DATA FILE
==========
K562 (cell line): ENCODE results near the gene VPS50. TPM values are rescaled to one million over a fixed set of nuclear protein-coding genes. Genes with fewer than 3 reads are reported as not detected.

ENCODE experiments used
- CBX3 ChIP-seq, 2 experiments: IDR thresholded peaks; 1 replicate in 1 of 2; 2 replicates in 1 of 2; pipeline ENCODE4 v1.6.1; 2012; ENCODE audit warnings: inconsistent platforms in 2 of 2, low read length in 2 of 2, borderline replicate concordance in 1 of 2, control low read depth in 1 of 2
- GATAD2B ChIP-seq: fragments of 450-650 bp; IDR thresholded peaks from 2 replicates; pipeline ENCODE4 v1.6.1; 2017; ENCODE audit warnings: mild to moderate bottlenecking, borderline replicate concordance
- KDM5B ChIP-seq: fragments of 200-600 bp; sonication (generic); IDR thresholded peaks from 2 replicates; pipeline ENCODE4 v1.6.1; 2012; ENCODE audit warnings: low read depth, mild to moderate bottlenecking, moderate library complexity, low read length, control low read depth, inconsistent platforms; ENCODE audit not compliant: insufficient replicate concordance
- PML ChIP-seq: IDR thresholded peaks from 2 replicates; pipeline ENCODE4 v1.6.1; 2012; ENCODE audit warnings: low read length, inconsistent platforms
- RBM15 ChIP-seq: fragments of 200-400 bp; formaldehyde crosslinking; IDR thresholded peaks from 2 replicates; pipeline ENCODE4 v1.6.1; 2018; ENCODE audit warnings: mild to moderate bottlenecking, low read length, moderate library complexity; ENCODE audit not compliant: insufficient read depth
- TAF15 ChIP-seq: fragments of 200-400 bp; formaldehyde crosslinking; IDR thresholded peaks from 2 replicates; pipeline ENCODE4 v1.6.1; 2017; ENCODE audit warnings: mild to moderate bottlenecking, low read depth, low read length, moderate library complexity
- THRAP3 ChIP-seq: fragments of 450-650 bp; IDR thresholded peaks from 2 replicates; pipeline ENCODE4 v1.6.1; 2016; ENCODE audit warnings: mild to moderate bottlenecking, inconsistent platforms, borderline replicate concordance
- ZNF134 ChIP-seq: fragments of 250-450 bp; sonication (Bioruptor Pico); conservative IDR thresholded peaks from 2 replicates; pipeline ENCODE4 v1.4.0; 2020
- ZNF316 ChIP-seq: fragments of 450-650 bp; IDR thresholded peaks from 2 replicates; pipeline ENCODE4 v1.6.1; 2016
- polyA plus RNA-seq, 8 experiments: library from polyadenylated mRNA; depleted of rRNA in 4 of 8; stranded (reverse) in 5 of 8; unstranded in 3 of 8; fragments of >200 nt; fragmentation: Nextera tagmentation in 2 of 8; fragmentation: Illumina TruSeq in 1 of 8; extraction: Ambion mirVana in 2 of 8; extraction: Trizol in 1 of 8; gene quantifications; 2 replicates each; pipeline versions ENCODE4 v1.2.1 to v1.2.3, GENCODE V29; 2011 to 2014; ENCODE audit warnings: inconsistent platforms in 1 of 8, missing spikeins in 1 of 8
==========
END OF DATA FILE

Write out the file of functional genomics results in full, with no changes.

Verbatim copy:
K562 (cell line): ENCODE results near the gene VPS50. TPM values are rescaled to one million over a fixed set of nuclear protein-coding genes. Genes with fewer than 3 reads are reported as not detected.

ENCODE experiments used
- CBX3 ChIP-seq, 2 experiments: IDR thresholded peaks; 1 replicate in 1 of 2; 2 replicates in 1 of 2; pipeline ENCODE4 v1.6.1; 2012; ENCODE audit warnings: inconsistent platforms in 2 of 2, low read length in 2 of 2, borderline replicate concordance in 1 of 2, control low read depth in 1 of 2
- GATAD2B ChIP-seq: fragments of 450-650 bp; IDR thresholded peaks from 2 replicates; pipeline ENCODE4 v1.6.1; 2017; ENCODE audit warnings: mild to moderate bottlenecking, borderline replicate concordance
- KDM5B ChIP-seq: fragments of 200-600 bp; sonication (generic); IDR thresholded peaks from 2 replicates; pipeline ENCODE4 v1.6.1; 2012; ENCODE audit warnings: low read depth, mild to moderate bottlenecking, moderate library complexity, low read length, control low read depth, inconsistent platforms; ENCODE audit not compliant: insufficient replicate concordance
- PML ChIP-seq: IDR thresholded peaks from 2 replicates; pipeline ENCODE4 v1.6.1; 2012; ENCODE audit warnings: low read length, inconsistent platforms
- RBM15 ChIP-seq: fragments of 200-400 bp; formaldehyde crosslinking; IDR thresholded peaks from 2 replicates; pipeline ENCODE4 v1.6.1; 2018; ENCODE audit warnings: mild to moderate bottlenecking, low read length, moderate library complexity; ENCODE audit not compliant: insufficient read depth
- TAF15 ChIP-seq: fragments of 200-400 bp; formaldehyde crosslinking; IDR thresholded peaks from 2 replicates; pipeline ENCODE4 v1.6.1; 2017; ENCODE audit warnings: mild to moderate bottlenecking, low read depth, low read length, moderate library complexity
- THRAP3 ChIP-seq: fragments of 450-650 bp; IDR thresholded peaks from 2 replicates; pipeline ENCODE4 v1.6.1; 2016; ENCODE audit warnings: mild to moderate bottlenecking, inconsistent platforms, borderline replicate concordance
- ZNF134 ChIP-seq: fragments of 250-450 bp; sonication (Bioruptor Pico); conservative IDR thresholded peaks from 2 replicates; pipeline ENCODE4 v1.4.0; 2020
- ZNF316 ChIP-seq: fragments of 450-650 bp; IDR thresholded peaks from 2 replicates; pipeline ENCODE4 v1.6.1; 2016
- polyA plus RNA-seq, 8 experiments: library from polyadenylated mRNA; depleted of rRNA in 4 of 8; stranded (reverse) in 5 of 8; unstranded in 3 of 8; fragments of >200 nt; fragmentation: Nextera tagmentation in 2 of 8; fragmentation: Illumina TruSeq in 1 of 8; extraction: Ambion mirVana in 2 of 8; extraction: Trizol in 1 of 8; gene quantifications; 2 replicates each; pipeline versions ENCODE4 v1.2.1 to v1.2.3, GENCODE V29; 2011 to 2014; ENCODE audit warnings: inconsistent platforms in 1 of 8, missing spikeins in 1 of 8